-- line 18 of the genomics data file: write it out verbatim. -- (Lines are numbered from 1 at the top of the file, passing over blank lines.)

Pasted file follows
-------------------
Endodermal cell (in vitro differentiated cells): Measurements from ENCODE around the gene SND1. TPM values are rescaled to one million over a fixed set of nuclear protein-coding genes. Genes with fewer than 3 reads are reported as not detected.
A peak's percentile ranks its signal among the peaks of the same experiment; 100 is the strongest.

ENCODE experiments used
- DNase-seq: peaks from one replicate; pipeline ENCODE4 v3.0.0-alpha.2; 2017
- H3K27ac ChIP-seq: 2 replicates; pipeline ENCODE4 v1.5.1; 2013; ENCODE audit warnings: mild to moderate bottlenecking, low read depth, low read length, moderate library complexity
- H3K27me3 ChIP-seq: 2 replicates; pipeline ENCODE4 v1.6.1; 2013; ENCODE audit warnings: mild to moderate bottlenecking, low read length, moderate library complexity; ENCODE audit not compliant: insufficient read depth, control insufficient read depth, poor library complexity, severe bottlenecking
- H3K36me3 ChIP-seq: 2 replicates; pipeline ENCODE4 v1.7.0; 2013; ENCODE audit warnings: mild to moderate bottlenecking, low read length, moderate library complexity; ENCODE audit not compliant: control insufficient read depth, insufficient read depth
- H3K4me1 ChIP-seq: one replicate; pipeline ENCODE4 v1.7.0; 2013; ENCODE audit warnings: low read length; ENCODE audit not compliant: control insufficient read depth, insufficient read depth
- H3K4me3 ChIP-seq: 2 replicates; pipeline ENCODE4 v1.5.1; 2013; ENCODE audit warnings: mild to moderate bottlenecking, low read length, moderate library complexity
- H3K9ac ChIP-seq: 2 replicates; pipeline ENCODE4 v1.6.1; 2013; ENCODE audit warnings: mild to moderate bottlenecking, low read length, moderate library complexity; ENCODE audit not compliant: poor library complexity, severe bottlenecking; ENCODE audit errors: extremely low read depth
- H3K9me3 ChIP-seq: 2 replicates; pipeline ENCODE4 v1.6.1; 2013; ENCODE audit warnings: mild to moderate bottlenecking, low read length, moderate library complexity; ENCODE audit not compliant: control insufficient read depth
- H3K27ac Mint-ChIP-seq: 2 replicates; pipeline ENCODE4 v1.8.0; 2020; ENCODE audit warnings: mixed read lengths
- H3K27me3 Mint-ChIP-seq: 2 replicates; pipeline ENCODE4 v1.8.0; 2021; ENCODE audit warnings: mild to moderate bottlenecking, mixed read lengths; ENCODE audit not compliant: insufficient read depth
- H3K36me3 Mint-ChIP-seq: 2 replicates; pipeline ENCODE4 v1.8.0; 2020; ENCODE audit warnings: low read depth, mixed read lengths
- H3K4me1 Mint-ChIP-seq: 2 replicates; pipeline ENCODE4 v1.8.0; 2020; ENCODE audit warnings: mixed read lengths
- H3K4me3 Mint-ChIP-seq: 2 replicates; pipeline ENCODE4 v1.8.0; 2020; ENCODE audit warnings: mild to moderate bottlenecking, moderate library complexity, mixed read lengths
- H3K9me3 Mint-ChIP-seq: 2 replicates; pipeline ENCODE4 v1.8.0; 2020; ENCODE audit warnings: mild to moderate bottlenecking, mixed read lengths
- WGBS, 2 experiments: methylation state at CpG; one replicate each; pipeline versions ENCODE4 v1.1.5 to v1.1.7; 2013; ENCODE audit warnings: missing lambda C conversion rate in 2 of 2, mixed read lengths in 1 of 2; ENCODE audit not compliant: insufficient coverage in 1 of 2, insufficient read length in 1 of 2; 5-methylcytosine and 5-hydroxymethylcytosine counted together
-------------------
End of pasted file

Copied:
- WGBS, 2 experiments: methylation state at CpG; one replicate each; pipeline versions ENCODE4 v1.1.5 to v1.1.7; 2013; ENCODE audit warnings: missing lambda C conversion rate in 2 of 2, mixed read lengths in 1 of 2; ENCODE audit not compliant: insufficient coverage in 1 of 2, insufficient read length in 1 of 2; 5-methylcytosine and 5-hydroxymethylcytosine counted together